The image of an undead brain coming back to live again is the stuff of science fiction. Not just any science fiction, specifically B-grade sci fi. What instantly springs to mind is the black-and-white horrors of films like Fiend Without a Face. Bad acting. Plastic monstrosities. Visible strings. And a spinal cord that, for some reason, is also a tentacle?

But like any good science fiction, it's only a matter of time before some manner of it seeps into our reality. This week's Nature published the findings of researchers who managed to restore function to pigs' brains that were clinically dead. At least, what we once thought of as dead.

What's dead may never die, it seems

The researchers did not hail from House Greyjoy — "What is dead may never die" — but came largely from the Yale School of Medicine. They connected 32 pig brains to a system called BrainEx. BrainEx is an artificial perfusion system — that is, a system that takes over the functions normally regulated by the organ. The pigs had been killed four hours earlier at a U.S. Department of Agriculture slaughterhouse; their brains completely removed from the skulls.

BrainEx pumped an experiment solution into the brain that essentially mimic blood flow. It brought oxygen and nutrients to the tissues, giving brain cells the resources to begin many normal functions. The cells began consuming and metabolizing sugars. The brains' immune systems kicked in. Neuron samples could carry an electrical signal. Some brain cells even responded to drugs.

The researchers have managed to keep some brains alive for up to 36 hours, and currently do not know if BrainEx can have sustained the brains longer. "It is conceivable we are just preventing the inevitable, and the brain won't be able to recover," said Nenad Sestan, Yale neuroscientist and the lead researcher.

As a control, other brains received either a fake solution or no solution at all. None revived brain activity and deteriorated as normal.

The researchers hope the technology can enhance our ability to study the brain and its cellular functions. One of the main avenues of such studies would be brain disorders and diseases. This could point the way to developing new of treatments for the likes of brain injuries, Alzheimer's, Huntington's, and neurodegenerative conditions.

"This is an extraordinary and very promising breakthrough for neuroscience. It immediately offers a much better model for studying the human brain, which is extraordinarily important, given the vast amount of human suffering from diseases of the mind [and] brain," Nita Farahany, the bioethicists at the Duke University School of Law who wrote the study's commentary, told National Geographic.

An ethical gray matter

Before anyone gets an Island of Dr. Moreau vibe, it's worth noting that the brains did not approach neural activity anywhere near consciousness.

The BrainEx solution contained chemicals that prevented neurons from firing. To be extra cautious, the researchers also monitored the brains for any such activity and were prepared to administer an anesthetic should they have seen signs of consciousness.

Even so, the research signals a massive debate to come regarding medical ethics and our definition of death.

Most countries define death, clinically speaking, as the irreversible loss of brain or circulatory function. This definition was already at odds with some folk- and value-centric understandings, but where do we go if it becomes possible to reverse clinical death with artificial perfusion?

"This is wild," Jonathan Moreno, a bioethicist at the University of Pennsylvania, told the New York Times. "If ever there was an issue that merited big public deliberation on the ethics of science and medicine, this is one."

One possible consequence involves organ donations. Some European countries require emergency responders to use a process that preserves organs when they cannot resuscitate a person. They continue to pump blood throughout the body, but use a "thoracic aortic occlusion balloon" to prevent that blood from reaching the brain.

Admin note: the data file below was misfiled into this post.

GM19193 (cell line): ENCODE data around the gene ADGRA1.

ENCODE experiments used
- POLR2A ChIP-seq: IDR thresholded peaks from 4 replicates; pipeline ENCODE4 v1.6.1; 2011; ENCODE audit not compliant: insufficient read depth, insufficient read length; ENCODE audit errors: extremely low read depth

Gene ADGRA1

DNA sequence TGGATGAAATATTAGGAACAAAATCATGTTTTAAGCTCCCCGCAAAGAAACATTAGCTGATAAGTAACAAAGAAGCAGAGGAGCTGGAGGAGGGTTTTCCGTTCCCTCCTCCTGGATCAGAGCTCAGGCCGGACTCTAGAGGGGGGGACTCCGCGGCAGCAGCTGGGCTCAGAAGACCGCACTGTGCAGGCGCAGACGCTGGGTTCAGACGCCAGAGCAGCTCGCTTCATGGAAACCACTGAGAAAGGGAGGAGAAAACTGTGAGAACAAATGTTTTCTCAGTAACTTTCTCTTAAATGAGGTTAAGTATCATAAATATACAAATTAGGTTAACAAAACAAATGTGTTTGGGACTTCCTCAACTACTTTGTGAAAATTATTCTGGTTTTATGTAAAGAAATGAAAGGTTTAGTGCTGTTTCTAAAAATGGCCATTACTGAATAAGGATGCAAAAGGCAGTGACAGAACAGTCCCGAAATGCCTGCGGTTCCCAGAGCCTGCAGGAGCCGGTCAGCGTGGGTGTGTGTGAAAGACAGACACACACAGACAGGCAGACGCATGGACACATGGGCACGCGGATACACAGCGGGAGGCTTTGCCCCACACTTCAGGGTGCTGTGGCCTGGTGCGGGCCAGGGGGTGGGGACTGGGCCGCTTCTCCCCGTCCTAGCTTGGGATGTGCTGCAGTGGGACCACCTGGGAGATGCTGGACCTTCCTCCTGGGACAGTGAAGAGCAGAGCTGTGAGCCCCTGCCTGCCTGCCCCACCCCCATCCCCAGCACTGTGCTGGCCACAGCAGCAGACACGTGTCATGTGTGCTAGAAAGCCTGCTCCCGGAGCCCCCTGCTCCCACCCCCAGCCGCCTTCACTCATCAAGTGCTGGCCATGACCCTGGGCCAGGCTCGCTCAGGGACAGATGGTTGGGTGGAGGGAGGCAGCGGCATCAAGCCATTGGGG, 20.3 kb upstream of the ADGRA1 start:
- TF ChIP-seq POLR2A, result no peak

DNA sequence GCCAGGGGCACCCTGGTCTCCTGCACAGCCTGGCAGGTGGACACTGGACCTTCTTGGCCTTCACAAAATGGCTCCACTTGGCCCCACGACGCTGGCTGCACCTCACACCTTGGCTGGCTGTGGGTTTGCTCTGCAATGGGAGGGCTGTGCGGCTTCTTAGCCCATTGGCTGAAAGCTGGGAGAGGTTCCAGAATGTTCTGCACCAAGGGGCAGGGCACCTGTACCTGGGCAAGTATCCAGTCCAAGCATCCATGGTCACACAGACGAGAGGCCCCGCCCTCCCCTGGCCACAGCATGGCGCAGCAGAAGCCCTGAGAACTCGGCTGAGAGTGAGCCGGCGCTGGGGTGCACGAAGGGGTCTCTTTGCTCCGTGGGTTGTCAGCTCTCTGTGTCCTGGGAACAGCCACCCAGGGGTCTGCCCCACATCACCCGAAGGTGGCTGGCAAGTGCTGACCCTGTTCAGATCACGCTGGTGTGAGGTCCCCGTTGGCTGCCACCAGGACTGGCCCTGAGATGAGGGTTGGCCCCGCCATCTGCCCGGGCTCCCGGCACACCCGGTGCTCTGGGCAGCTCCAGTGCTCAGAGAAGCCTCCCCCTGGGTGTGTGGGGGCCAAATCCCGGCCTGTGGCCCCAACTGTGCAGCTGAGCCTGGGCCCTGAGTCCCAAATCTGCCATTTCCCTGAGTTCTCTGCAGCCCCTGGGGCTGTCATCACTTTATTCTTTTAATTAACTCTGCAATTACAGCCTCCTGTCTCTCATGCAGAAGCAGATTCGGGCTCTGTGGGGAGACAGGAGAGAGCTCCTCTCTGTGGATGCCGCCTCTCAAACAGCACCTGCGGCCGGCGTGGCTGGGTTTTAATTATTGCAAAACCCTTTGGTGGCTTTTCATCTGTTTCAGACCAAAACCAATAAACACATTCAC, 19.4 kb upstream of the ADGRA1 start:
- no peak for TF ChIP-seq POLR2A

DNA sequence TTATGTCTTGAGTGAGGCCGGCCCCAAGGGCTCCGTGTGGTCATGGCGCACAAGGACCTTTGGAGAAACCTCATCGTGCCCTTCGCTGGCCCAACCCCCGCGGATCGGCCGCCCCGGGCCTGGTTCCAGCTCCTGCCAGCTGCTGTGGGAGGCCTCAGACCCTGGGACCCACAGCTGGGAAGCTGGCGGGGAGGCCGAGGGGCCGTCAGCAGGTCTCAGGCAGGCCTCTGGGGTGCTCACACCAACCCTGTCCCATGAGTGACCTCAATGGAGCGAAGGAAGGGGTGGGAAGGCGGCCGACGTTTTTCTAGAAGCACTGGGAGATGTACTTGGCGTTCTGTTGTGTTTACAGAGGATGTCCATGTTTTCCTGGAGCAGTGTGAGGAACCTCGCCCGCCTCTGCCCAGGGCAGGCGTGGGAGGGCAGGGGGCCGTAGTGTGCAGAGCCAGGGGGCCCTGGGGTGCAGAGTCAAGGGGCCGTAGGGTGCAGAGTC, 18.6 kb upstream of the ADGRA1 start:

The system is already controversial because it raises concerns about what caused the patient's death. But what happens when brain death becomes readily reversible? Stuart Younger, a bioethicist at Case Western Reserve University, told Nature that if BrainEx were to become widely available, it could shrink the pool of eligible donors.

"There's a potential conflict here between the interests of potential donors — who might not even be donors — and people who are waiting for organs," he said.

It will be a while before such experiments go anywhere near human subjects. A more immediate ethical question relates to how such experiments harm animal subjects.

Ethical review boards evaluate research protocols and can reject any that causes undue pain, suffering, or distress. Since dead animals feel no pain, suffer no trauma, they are typically approved as subjects. But how do such boards make a judgement regarding the suffering of a "cellularly active" brain? The distress of a partially alive brain?

The dilemma is unprecedented.

Setting new boundaries

Another science fiction story that comes to mind when discussing this story is, of course, Frankenstein. As Farahany told National Geographic: "It is definitely has [sic] a good science-fiction element to it, and it is restoring cellular function where we previously thought impossible. But to have Frankenstein, you need some degree of consciousness, some 'there' there. [The researchers] did not recover any form of consciousness in this study, and it is still unclear if we ever could. But we are one step closer to that possibility."

She's right. The researchers undertook their research for the betterment of humanity, and we may one day reap some unimaginable medical benefits from it. The ethical questions, however, remain as unsettling as the stories they remind us of.

Ashes of cat named Pikachu to be launched into space

A space memorial company plans to launch the ashes of "Pikachu," a well-loved Tabby, into space.

GoFundMe/Steve Munt
Culture & Religion
  • Steve Munt, Pikachu's owner, created a GoFundMe page to raise money for the mission.
  • If all goes according to plan, Pikachu will be the second cat to enter space, the first being a French feline named Felicette.
  • It might seem frivolous, but the cat-lovers commenting on Munt's GoFundMe page would likely disagree.